Can Foot Locker adjust its course and thrive at the center of youth culture?
Maybe. The footwear retailer said it's now concentrating a "significantly greater" portion of capital and operating spending on enhancing its digital capabilities.
Foot Locker's net income for its third quarter of 2017 was $102 million, down from $157 million in the same period of 2016. Third quarter comparable-store sales decreased 3.7%, while total sales decreased 0.8%. However, shares of Foot Locker still spiked 28% after the retailer posted these earnings, which were stronger-than-expected, according to CNBC.
"With the disruption we are witnessing in retail in general and the athletic industry more specifically, we will have to make many critical decisions as we shape our future," Chairman and CEO Richard Johnson said.
Johnson claimed the retailer is making "solid progress" on its digital initiatives, which include a new digital e-commerce platform, its mobile app platform development, and new POS technology.
"Each of these multi-year projects will play a key role in enhancing how our customers experience and engage with our banners," he said.
Foot Locker is hoping to spin greater visibility of the shopping and buying patterns of individual customers and households into more effective loyalty and marketing program initiatives.
The retail has many ongoing projects to unify operations and gain advanced data analytics. It's planning to have quicker visibility and access to inventory across its entire retail enterprise and is seeking to create storytelling and alignment between stores, digital sites and mobile apps.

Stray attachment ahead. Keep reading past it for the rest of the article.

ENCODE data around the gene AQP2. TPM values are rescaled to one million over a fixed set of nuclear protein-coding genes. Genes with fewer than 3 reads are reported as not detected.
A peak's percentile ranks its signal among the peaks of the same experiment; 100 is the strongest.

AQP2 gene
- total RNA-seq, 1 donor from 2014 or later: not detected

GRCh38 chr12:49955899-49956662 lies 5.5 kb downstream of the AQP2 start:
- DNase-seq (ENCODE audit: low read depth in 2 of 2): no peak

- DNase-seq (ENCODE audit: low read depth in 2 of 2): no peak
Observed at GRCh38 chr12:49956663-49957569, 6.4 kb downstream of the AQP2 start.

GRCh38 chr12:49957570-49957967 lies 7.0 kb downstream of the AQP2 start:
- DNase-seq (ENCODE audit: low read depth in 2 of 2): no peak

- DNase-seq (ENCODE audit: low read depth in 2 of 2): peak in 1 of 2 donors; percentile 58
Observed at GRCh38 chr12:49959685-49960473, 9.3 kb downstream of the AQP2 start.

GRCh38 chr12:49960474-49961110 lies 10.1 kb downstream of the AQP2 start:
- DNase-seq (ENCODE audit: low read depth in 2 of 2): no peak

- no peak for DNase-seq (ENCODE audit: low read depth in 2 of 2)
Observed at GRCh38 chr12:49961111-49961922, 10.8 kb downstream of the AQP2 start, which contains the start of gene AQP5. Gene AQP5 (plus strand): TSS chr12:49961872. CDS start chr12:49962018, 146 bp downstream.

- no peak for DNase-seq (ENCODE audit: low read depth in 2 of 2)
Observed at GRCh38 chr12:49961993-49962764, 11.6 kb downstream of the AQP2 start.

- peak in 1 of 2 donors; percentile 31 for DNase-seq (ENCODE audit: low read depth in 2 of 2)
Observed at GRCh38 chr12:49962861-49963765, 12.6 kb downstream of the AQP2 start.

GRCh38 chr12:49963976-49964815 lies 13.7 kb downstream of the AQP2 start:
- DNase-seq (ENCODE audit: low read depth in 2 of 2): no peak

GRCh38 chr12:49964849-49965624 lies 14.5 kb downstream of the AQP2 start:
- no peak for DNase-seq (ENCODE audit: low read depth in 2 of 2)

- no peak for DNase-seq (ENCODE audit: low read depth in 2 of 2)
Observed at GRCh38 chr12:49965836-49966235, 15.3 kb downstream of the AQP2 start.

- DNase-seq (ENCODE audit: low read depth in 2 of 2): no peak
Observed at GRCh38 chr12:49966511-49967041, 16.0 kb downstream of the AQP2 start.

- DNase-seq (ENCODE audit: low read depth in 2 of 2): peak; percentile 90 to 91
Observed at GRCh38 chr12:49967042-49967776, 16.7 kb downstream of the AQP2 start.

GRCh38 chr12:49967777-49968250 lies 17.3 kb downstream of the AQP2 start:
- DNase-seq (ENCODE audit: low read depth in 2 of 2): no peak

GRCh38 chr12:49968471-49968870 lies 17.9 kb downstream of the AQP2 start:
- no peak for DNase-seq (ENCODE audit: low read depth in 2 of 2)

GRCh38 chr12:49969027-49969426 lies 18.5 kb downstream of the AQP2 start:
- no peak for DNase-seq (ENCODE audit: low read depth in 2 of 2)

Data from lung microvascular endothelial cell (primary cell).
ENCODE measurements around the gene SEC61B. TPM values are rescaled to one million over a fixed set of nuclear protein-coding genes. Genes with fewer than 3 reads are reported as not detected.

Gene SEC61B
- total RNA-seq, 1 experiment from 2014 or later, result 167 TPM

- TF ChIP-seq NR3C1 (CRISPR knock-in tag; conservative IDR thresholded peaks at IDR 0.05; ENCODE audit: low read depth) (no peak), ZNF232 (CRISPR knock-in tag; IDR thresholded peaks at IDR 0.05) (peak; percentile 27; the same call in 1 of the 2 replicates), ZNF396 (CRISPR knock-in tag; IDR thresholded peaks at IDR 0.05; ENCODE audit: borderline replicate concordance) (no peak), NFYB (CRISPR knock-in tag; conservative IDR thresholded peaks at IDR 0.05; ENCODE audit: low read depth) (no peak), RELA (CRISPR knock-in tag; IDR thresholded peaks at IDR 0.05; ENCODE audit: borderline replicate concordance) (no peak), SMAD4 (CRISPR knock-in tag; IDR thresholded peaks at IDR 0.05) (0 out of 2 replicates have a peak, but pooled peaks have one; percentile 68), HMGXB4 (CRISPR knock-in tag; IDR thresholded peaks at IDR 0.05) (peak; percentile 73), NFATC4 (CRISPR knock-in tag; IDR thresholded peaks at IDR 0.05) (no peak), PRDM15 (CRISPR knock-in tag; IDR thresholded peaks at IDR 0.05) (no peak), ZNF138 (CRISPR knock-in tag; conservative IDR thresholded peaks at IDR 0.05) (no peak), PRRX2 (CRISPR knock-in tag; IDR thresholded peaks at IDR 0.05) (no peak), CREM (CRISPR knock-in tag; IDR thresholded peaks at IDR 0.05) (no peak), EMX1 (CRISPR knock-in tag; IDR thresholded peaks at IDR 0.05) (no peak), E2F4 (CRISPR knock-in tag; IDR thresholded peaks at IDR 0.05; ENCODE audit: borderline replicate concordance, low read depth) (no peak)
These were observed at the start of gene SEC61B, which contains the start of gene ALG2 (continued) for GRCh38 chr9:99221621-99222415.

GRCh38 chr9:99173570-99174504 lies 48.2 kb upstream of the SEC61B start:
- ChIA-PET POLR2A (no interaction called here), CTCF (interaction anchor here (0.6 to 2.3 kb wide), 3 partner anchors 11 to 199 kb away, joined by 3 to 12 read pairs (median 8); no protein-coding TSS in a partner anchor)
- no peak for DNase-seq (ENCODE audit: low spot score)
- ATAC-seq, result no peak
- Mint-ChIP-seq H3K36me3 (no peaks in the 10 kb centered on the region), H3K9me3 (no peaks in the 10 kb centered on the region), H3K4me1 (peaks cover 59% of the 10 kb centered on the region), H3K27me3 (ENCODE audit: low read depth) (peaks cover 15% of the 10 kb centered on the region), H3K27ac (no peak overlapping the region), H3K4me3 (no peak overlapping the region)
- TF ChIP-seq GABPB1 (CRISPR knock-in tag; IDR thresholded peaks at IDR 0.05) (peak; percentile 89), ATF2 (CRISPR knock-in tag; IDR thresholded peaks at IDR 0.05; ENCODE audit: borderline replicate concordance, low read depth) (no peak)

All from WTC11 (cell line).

Foot Locker also said it will have all of its e-commerce sites globally on the same platform, as well its mobile apps on a common global platform. Johnson noted, for the first time ever, all of its stores will be operating the same POS software.
"Once fully rolled out, the common platforms and software will greatly enhance the efficiency and speed at which we can make ongoing upgrades and improvements across all of our banners, in turn enabling us to stay at the forefront of technology, which we know is extremely important for our always on, always connected consumers."
The simplified architecture will facilitate enhanced data analytics, he said, "a key component of connecting ever more personally with our existing customers, as well as those potential consumers who share key characteristics with our top customers."
Foot Locker is also making significant investments in its supply chain capabilities, in regards to digital functionality. It is in the process of reconfiguring its primary warehouse in Kansas to be able to fulfill direct to consumer shipments, which should be complete by mid-2018.
The retailer will test a mini hub concept in certain major metropolitan areas to try to find a way to facilitate faster delivery of products bought online. The mini distribution hubs will hold inventory to replenish stores more quickly, with the goal of reducing the need for expensive backroom retail space. Johnson said Foot Locker expects the mini hubs to facilitate next day or same day delivery for DTC orders.
The retailer is also upgrading a facility in New Jersey as well as an existing logistics facility in central Pennsylvania to handle large sections of the East Coast, and will test other locations in 2018.
"Our customers value a compelling store experience and the integration of the digital in-store experience remains a critical element of fulfilling the customer's desire for an emotional connection with the premium sneakers and apparel that we sell," explained Johnson. "Kids today, our core customers, aren't just sitting at home buying shoes on a screen or device. They want to be part of something, engaged with the things that are important to them."